The first episode, ‘The Alibi,’ immediately piqued my interest when it opened with a choice bit of nat sound; a ‘collect call’ introduction from a prison, notably featuring the subject, Adnan Syed. The robotic-sounding woman and grainy, garbled voice of Syed, immediately gives the piece, and the show itself, an air of authenticity.

Questioning the ­accuracy of every bit of information she is given … Sarah Koenig
Serial’s host, Sarah Koenig

Koenig spends the first episode setting the stage for what is to come, providing background and insight. One of the first things I noticed about her voice is it sounds like NPR. I enjoy NPR and consider them the standard in good radio journalism, which includes having the right talking voice. Her voice may not soothe the soul like Morgan Freeman, but she certainly gets me ready for story time.

Serial weaves the story together throughout the season, with each episode acting as a public accounting of Koenig’s reporting from the previous week. Rather than a news story, this makes Serial feel more like a live book on tape, with each chapter presented as it was finished.

A particularly industrious bit of reporting, featured in episode 5: Route Talk, included an attempt to recreate the supposed route and amount of time it took Syed to commit the murder. The prosecution said it took him 21 minutes to drive from the high school to the Best Buy parking lot and kill Lee. To which Syed responded by saying it is impossible to cover that distance and strangle someone to death in that amount of time. Koenig did the route in a little over 21 minutes.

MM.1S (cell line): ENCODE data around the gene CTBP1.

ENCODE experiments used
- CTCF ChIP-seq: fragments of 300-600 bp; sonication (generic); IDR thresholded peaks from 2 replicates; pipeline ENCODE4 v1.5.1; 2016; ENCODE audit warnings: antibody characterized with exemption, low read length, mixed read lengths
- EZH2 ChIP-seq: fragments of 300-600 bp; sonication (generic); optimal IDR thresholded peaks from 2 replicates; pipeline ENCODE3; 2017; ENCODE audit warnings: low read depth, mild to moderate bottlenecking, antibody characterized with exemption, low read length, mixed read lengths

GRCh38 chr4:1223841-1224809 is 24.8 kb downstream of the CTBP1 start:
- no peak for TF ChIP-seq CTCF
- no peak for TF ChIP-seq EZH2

The season ends with the mother of all loose ends. Syed was granted an appeal, which begins in June, but the truth is, we still don’t know if he did it. It’s like trying to solve the murder in Clue, but the envelope with the guilty cards has been sealed shut. However, that should not serve as a deterrent from listening to the show. Rather, any aspiring journalist would do well to listen to Serial, if only to see both a perfect example of tenacious, inspired reporting and witness a simple truth of journalism: real life stories are not obliged to satisfy a writer’s need for perfect arcs or neat endings and seldom do.